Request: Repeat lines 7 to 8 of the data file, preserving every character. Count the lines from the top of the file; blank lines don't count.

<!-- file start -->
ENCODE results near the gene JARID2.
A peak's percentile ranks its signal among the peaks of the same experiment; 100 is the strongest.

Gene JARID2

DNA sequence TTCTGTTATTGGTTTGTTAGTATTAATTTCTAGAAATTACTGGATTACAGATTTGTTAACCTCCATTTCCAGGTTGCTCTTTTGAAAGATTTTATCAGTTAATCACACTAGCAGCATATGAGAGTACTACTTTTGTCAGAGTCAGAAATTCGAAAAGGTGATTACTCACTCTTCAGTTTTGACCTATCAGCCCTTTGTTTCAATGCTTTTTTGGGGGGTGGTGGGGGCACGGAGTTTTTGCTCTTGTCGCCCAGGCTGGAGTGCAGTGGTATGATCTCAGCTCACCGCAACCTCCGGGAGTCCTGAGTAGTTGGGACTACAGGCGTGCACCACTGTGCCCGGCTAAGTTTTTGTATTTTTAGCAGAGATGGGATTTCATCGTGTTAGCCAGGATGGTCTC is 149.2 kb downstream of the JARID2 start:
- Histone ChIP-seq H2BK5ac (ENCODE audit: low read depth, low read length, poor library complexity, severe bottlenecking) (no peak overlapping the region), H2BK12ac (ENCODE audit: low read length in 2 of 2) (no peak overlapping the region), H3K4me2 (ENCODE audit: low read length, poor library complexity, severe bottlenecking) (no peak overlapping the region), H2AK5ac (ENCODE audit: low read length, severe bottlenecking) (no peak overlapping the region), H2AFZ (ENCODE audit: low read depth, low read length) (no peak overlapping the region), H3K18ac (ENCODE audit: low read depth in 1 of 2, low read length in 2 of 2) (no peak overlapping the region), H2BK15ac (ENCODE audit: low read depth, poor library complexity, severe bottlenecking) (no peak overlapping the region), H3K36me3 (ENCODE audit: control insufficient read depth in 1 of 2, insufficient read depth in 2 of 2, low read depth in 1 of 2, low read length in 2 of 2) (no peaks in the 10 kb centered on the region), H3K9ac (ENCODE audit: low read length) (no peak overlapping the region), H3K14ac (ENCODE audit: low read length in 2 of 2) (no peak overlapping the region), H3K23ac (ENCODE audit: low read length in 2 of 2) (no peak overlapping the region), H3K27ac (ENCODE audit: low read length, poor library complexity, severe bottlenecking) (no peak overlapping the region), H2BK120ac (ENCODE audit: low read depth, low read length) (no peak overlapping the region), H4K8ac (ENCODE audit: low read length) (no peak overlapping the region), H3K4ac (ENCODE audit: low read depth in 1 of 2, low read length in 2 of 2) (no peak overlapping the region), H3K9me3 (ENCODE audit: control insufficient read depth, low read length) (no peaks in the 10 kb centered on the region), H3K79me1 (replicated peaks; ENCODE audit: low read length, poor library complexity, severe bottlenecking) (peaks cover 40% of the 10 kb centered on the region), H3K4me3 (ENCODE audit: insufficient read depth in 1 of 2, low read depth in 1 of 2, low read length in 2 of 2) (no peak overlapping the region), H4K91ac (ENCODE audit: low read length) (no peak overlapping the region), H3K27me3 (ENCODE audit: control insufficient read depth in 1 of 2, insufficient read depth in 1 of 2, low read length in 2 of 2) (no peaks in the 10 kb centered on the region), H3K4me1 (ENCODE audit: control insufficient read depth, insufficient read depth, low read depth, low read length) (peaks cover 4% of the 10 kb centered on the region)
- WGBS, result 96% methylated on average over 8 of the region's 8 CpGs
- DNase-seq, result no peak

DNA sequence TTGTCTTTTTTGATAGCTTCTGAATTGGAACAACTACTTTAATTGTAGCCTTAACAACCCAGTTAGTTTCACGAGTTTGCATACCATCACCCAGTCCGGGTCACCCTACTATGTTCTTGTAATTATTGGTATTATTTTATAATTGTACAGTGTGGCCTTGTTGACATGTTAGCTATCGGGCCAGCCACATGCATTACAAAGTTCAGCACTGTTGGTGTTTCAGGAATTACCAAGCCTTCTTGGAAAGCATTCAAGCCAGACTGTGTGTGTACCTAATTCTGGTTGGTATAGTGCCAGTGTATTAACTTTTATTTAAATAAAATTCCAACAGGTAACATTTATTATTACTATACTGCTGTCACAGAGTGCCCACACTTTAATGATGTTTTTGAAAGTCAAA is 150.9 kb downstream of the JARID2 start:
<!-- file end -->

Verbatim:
- DNase-seq, result no peak

DNA sequence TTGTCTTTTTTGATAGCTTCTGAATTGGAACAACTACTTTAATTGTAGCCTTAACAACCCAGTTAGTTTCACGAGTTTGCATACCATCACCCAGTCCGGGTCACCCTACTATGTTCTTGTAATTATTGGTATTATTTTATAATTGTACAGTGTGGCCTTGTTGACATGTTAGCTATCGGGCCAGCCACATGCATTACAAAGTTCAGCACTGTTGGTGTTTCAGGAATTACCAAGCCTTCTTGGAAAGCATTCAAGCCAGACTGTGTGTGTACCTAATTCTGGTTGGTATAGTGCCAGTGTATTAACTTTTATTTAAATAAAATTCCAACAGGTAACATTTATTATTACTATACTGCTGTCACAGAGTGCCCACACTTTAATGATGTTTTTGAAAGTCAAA is 150.9 kb downstream of the JARID2 start: